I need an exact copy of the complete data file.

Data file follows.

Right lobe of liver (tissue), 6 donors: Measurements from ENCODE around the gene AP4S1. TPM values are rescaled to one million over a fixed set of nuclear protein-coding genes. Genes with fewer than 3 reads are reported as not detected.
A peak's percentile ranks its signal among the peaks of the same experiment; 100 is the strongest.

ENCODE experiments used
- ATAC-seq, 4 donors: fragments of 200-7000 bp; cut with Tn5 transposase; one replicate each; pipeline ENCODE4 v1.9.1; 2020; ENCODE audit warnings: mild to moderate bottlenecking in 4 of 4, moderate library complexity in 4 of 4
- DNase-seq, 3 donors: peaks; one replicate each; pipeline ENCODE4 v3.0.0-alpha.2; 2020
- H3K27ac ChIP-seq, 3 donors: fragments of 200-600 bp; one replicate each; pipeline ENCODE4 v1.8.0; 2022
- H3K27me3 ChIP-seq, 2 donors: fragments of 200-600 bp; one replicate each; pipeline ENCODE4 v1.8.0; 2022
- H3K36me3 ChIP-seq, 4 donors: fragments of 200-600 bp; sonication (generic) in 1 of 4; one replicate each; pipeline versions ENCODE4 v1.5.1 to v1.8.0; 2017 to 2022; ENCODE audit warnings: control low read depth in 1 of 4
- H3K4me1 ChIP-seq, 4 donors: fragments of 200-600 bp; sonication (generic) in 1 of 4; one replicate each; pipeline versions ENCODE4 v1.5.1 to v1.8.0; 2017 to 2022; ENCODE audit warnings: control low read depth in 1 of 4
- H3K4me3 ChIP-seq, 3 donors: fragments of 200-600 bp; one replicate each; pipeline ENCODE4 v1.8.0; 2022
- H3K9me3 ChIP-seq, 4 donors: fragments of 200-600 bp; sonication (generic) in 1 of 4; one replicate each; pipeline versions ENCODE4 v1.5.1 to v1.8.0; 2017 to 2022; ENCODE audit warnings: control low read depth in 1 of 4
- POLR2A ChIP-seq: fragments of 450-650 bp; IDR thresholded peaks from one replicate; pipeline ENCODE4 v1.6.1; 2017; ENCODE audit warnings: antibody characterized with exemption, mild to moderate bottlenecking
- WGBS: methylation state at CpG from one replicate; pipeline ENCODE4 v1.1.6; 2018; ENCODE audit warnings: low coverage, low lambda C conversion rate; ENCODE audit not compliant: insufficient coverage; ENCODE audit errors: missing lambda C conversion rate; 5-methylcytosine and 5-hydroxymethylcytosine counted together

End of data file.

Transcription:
Right lobe of liver (tissue), 6 donors: Measurements from ENCODE around the gene AP4S1. TPM values are rescaled to one million over a fixed set of nuclear protein-coding genes. Genes with fewer than 3 reads are reported as not detected.
A peak's percentile ranks its signal among the peaks of the same experiment; 100 is the strongest.

ENCODE experiments used
- ATAC-seq, 4 donors: fragments of 200-7000 bp; cut with Tn5 transposase; one replicate each; pipeline ENCODE4 v1.9.1; 2020; ENCODE audit warnings: mild to moderate bottlenecking in 4 of 4, moderate library complexity in 4 of 4
- DNase-seq, 3 donors: peaks; one replicate each; pipeline ENCODE4 v3.0.0-alpha.2; 2020
- H3K27ac ChIP-seq, 3 donors: fragments of 200-600 bp; one replicate each; pipeline ENCODE4 v1.8.0; 2022
- H3K27me3 ChIP-seq, 2 donors: fragments of 200-600 bp; one replicate each; pipeline ENCODE4 v1.8.0; 2022
- H3K36me3 ChIP-seq, 4 donors: fragments of 200-600 bp; sonication (generic) in 1 of 4; one replicate each; pipeline versions ENCODE4 v1.5.1 to v1.8.0; 2017 to 2022; ENCODE audit warnings: control low read depth in 1 of 4
- H3K4me1 ChIP-seq, 4 donors: fragments of 200-600 bp; sonication (generic) in 1 of 4; one replicate each; pipeline versions ENCODE4 v1.5.1 to v1.8.0; 2017 to 2022; ENCODE audit warnings: control low read depth in 1 of 4
- H3K4me3 ChIP-seq, 3 donors: fragments of 200-600 bp; one replicate each; pipeline ENCODE4 v1.8.0; 2022
- H3K9me3 ChIP-seq, 4 donors: fragments of 200-600 bp; sonication (generic) in 1 of 4; one replicate each; pipeline versions ENCODE4 v1.5.1 to v1.8.0; 2017 to 2022; ENCODE audit warnings: control low read depth in 1 of 4
- POLR2A ChIP-seq: fragments of 450-650 bp; IDR thresholded peaks from one replicate; pipeline ENCODE4 v1.6.1; 2017; ENCODE audit warnings: antibody characterized with exemption, mild to moderate bottlenecking
- WGBS: methylation state at CpG from one replicate; pipeline ENCODE4 v1.1.6; 2018; ENCODE audit warnings: low coverage, low lambda C conversion rate; ENCODE audit not compliant: insufficient coverage; ENCODE audit errors: missing lambda C conversion rate; 5-methylcytosine and 5-hydroxymethylcytosine counted together